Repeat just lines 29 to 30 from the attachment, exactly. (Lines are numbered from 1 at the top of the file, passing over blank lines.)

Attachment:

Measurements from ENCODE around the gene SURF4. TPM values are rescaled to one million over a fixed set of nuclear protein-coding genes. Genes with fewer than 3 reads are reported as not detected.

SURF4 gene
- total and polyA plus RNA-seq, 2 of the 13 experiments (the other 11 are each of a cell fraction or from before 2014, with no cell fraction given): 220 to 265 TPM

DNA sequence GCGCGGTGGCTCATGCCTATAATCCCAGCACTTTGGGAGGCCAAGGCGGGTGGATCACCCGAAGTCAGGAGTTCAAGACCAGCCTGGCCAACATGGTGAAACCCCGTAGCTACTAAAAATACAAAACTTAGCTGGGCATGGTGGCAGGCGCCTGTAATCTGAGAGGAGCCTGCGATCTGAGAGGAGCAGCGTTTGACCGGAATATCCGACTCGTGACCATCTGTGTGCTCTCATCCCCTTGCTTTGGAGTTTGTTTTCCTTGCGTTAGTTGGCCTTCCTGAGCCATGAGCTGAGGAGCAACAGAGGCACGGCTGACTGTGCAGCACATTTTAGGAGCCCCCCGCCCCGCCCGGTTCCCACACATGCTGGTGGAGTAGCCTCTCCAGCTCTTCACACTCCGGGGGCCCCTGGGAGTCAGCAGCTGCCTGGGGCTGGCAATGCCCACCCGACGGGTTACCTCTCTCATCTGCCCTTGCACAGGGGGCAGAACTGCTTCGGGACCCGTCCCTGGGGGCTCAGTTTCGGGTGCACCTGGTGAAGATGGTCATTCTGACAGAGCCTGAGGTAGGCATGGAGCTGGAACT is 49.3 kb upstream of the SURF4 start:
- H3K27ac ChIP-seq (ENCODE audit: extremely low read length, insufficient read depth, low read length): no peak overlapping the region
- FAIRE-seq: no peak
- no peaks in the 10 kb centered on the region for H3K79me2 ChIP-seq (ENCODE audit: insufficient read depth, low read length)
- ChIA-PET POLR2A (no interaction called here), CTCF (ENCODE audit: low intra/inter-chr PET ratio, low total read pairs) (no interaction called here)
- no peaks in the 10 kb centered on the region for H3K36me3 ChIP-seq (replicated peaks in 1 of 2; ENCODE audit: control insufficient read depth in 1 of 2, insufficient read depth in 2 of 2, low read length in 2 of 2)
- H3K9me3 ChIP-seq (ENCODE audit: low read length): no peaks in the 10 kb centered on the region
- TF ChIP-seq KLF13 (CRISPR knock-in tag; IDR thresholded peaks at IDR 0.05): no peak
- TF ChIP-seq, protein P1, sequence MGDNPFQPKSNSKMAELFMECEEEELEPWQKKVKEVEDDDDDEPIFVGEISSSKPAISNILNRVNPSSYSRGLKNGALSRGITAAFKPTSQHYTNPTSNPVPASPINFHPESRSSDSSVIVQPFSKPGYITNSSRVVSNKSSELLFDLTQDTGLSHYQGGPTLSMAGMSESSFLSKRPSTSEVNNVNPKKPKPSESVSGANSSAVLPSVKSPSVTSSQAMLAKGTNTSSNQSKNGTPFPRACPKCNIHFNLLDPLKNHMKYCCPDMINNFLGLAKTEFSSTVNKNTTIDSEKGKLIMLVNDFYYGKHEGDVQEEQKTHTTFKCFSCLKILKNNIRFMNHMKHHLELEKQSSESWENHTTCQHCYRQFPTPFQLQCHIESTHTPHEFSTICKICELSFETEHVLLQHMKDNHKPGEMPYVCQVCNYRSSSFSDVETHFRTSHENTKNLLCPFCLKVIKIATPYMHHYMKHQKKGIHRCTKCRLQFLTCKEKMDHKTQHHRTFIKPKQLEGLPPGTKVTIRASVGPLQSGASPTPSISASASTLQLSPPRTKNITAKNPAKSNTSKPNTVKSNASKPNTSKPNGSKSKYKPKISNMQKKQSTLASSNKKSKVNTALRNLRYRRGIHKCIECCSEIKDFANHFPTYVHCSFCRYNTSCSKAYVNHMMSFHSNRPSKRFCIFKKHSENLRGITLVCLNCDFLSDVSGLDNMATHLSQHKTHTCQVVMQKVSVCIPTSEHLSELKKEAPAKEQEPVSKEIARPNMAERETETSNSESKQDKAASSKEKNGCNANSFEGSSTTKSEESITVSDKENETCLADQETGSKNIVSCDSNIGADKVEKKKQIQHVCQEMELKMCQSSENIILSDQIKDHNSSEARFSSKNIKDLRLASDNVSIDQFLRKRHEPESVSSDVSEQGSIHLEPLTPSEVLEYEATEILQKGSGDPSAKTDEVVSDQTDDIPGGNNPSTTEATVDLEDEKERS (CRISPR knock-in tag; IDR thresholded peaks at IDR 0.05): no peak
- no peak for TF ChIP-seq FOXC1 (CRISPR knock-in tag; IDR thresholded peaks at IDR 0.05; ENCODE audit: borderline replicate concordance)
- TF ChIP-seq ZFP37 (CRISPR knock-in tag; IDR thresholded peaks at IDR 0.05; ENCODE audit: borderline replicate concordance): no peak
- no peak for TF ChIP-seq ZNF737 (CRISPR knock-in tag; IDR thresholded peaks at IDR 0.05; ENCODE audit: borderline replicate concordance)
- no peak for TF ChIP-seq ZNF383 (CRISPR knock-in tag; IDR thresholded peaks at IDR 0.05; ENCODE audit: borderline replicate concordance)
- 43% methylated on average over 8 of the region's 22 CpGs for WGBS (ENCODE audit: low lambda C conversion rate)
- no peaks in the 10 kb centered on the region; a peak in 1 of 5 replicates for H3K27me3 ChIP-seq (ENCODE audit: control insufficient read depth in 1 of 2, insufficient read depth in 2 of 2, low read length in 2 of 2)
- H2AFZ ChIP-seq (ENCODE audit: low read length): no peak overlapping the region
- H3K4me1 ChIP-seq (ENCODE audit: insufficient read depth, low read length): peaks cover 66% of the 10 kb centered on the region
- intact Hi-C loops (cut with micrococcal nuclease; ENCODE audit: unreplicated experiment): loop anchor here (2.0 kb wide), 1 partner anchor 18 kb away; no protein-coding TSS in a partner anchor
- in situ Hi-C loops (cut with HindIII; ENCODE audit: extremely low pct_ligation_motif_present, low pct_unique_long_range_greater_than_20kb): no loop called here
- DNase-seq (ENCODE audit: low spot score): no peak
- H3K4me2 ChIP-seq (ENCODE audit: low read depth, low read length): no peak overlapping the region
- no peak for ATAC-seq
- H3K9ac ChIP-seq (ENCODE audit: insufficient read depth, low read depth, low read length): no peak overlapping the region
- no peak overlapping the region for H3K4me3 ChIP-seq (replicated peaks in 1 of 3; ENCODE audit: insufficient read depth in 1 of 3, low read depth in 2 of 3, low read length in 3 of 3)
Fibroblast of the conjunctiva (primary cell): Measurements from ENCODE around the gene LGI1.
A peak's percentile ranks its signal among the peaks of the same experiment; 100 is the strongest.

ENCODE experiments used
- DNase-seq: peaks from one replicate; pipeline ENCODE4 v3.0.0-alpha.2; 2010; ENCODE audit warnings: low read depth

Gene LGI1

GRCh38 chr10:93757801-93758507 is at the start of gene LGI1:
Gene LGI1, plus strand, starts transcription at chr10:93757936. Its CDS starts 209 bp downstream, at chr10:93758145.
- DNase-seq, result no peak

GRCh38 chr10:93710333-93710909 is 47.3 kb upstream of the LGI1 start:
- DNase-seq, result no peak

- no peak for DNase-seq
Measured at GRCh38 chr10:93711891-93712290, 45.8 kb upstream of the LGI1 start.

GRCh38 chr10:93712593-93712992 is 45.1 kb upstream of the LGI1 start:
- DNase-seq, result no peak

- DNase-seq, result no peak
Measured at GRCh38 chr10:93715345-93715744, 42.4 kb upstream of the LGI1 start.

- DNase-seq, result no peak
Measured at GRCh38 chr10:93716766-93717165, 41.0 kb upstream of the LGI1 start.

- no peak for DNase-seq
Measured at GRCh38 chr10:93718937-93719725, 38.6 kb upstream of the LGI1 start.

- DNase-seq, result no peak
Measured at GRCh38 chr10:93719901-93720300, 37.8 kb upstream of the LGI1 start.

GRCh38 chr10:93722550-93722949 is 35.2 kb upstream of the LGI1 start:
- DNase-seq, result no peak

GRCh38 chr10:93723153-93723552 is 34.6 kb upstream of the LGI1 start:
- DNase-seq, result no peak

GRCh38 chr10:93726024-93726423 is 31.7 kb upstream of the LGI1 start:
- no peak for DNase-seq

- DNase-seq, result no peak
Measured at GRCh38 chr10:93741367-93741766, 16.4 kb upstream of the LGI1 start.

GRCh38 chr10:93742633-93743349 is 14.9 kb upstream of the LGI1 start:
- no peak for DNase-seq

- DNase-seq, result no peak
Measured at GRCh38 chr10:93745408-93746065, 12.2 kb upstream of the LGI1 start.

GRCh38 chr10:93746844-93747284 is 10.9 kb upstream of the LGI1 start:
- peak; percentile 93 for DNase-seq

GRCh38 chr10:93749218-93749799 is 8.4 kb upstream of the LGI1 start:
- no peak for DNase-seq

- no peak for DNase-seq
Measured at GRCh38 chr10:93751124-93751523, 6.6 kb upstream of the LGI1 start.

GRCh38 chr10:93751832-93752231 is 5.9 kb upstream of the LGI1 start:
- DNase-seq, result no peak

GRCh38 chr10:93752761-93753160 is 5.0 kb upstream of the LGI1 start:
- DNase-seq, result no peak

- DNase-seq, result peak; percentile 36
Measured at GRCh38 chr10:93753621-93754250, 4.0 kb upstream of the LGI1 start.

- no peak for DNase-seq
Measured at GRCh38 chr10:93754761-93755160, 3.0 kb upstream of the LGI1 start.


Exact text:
A peak's percentile ranks its signal among the peaks of the same experiment; 100 is the strongest.

ENCODE experiments used